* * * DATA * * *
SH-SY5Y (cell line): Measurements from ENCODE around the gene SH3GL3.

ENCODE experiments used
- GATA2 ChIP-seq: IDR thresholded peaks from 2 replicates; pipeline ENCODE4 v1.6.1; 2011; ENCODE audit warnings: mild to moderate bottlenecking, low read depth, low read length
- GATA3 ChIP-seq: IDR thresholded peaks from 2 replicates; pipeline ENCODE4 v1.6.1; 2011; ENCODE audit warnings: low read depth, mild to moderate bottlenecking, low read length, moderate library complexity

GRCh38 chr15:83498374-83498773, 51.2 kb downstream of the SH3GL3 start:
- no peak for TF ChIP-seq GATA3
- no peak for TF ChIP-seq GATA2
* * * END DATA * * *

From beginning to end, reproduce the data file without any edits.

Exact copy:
SH-SY5Y (cell line): Measurements from ENCODE around the gene SH3GL3.

ENCODE experiments used
- GATA2 ChIP-seq: IDR thresholded peaks from 2 replicates; pipeline ENCODE4 v1.6.1; 2011; ENCODE audit warnings: mild to moderate bottlenecking, low read depth, low read length
- GATA3 ChIP-seq: IDR thresholded peaks from 2 replicates; pipeline ENCODE4 v1.6.1; 2011; ENCODE audit warnings: low read depth, mild to moderate bottlenecking, low read length, moderate library complexity

GRCh38 chr15:83498374-83498773, 51.2 kb downstream of the SH3GL3 start:
- no peak for TF ChIP-seq GATA3
- no peak for TF ChIP-seq GATA2